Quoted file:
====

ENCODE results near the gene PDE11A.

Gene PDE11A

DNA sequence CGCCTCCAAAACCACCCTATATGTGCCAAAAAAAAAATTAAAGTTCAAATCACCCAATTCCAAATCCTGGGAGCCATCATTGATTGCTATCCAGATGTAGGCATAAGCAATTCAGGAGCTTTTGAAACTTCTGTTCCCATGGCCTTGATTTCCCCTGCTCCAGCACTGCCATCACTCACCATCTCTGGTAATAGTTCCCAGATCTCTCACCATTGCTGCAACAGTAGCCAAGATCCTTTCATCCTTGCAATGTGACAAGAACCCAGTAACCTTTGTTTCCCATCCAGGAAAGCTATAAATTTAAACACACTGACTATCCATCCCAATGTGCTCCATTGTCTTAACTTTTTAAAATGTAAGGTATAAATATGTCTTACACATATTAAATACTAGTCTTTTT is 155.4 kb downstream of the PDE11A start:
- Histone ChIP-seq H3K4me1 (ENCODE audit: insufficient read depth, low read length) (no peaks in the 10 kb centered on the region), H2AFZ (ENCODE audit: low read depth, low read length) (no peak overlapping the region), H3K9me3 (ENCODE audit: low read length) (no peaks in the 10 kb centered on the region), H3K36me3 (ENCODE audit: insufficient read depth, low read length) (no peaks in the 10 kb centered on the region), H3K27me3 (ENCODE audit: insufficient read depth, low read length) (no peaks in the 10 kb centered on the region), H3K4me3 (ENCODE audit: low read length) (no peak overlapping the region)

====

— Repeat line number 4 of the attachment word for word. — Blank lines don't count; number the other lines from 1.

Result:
- Histone ChIP-seq H3K4me1 (ENCODE audit: insufficient read depth, low read length) (no peaks in the 10 kb centered on the region), H2AFZ (ENCODE audit: low read depth, low read length) (no peak overlapping the region), H3K9me3 (ENCODE audit: low read length) (no peaks in the 10 kb centered on the region), H3K36me3 (ENCODE audit: insufficient read depth, low read length) (no peaks in the 10 kb centered on the region), H3K27me3 (ENCODE audit: insufficient read depth, low read length) (no peaks in the 10 kb centered on the region), H3K4me3 (ENCODE audit: low read length) (no peak overlapping the region)